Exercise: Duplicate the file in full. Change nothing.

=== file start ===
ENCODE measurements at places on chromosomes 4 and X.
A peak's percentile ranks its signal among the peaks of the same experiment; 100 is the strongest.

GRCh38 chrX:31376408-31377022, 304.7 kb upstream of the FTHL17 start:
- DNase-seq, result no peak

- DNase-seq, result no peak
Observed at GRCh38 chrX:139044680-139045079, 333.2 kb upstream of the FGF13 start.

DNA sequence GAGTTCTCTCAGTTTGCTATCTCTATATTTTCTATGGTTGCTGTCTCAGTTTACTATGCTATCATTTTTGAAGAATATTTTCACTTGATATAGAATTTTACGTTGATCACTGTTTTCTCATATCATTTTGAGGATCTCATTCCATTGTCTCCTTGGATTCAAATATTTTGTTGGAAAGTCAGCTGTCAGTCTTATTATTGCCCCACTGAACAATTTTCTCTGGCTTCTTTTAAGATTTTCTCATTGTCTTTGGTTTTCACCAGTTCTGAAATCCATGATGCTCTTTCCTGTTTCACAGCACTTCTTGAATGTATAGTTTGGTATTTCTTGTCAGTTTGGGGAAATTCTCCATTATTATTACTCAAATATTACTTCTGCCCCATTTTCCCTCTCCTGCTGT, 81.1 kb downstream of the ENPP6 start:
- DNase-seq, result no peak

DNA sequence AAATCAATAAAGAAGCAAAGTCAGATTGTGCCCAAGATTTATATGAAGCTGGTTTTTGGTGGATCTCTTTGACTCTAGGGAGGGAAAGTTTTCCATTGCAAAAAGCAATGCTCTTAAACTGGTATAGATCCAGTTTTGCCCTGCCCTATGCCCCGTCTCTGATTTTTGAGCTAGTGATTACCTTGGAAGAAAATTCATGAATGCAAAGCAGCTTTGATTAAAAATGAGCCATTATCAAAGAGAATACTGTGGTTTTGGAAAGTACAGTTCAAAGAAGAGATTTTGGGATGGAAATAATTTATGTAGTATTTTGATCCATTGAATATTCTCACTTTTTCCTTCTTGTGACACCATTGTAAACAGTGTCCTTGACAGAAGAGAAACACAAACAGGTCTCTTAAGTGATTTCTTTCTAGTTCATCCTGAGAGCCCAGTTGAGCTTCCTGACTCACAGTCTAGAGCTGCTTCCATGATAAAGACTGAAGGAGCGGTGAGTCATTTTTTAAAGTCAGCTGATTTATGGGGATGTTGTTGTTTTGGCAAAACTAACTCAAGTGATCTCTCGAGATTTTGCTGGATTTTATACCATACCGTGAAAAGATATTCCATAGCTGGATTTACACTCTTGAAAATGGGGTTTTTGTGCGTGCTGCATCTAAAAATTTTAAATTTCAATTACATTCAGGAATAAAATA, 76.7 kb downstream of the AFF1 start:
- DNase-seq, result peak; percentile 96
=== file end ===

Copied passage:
ENCODE measurements at places on chromosomes 4 and X.
A peak's percentile ranks its signal among the peaks of the same experiment; 100 is the strongest.

GRCh38 chrX:31376408-31377022, 304.7 kb upstream of the FTHL17 start:
- DNase-seq, result no peak

- DNase-seq, result no peak
Observed at GRCh38 chrX:139044680-139045079, 333.2 kb upstream of the FGF13 start.

DNA sequence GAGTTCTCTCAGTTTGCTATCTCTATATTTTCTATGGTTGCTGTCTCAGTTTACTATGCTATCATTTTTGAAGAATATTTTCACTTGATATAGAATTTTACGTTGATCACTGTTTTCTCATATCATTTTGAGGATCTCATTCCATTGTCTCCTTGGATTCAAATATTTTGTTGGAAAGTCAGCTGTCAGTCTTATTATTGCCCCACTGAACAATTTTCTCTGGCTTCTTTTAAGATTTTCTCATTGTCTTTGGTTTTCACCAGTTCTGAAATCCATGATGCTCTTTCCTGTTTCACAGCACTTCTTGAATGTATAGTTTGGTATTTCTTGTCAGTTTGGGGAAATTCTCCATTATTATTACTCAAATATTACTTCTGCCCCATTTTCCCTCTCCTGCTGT, 81.1 kb downstream of the ENPP6 start:
- DNase-seq, result no peak

DNA sequence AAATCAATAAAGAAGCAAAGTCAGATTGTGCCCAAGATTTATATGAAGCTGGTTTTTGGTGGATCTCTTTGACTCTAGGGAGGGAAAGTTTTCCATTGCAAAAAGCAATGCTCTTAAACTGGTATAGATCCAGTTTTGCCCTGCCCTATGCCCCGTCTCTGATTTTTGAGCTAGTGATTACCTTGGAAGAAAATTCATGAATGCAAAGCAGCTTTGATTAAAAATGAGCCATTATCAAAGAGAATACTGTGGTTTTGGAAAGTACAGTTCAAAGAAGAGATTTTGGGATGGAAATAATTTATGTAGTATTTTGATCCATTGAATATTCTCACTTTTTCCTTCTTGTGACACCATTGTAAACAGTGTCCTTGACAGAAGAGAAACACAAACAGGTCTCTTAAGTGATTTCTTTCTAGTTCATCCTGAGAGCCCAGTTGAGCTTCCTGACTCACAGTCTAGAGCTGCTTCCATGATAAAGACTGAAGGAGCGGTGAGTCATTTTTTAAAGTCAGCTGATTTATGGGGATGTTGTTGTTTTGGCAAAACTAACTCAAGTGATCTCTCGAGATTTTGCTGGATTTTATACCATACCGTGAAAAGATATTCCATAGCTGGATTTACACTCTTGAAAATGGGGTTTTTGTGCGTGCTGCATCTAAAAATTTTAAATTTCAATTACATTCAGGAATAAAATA, 76.7 kb downstream of the AFF1 start:
- DNase-seq, result peak; percentile 96